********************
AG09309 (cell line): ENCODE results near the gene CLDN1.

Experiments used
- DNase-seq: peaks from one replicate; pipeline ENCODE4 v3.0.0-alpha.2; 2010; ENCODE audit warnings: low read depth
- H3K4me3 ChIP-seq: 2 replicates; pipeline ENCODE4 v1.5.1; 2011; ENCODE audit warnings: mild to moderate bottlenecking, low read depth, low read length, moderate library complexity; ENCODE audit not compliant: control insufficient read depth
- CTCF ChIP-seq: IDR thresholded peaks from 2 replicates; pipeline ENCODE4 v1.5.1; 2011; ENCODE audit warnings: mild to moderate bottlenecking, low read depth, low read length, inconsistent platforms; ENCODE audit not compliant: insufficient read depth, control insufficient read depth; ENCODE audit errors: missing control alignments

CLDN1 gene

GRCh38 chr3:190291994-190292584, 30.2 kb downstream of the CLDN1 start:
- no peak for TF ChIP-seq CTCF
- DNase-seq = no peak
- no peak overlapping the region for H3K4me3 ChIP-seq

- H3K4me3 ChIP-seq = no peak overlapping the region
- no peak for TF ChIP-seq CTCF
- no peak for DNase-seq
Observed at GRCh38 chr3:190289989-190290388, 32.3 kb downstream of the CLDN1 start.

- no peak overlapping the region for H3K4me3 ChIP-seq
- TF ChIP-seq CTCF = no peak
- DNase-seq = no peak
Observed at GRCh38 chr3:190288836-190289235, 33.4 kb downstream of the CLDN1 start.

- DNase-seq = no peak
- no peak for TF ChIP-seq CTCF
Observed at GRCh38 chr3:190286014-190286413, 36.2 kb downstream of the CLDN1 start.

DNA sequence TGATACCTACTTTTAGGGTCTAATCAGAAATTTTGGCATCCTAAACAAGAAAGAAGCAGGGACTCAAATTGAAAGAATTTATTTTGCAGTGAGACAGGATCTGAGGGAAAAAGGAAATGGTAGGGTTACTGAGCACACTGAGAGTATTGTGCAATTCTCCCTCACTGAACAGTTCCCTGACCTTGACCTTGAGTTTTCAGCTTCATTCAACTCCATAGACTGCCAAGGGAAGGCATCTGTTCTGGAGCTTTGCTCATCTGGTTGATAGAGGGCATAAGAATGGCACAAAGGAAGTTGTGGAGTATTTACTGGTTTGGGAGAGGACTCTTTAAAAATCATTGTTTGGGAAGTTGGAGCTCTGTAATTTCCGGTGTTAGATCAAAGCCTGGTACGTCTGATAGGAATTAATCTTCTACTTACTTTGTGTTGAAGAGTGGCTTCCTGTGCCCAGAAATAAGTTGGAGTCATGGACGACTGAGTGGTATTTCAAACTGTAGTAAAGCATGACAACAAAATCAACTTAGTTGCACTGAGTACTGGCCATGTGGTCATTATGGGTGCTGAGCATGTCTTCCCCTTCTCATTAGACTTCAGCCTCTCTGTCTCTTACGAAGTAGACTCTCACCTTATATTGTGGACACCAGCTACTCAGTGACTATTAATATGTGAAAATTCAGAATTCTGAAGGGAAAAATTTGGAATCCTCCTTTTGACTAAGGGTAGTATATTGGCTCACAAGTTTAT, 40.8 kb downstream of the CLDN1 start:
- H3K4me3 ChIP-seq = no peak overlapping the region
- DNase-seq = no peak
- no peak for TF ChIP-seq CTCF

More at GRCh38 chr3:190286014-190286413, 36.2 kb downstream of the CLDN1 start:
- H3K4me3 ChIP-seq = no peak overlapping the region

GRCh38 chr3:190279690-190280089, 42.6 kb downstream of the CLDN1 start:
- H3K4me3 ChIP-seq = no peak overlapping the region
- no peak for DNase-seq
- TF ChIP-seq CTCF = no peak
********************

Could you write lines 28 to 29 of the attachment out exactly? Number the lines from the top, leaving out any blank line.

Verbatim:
GRCh38 chr3:190279690-190280089, 42.6 kb downstream of the CLDN1 start:
- H3K4me3 ChIP-seq = no peak overlapping the region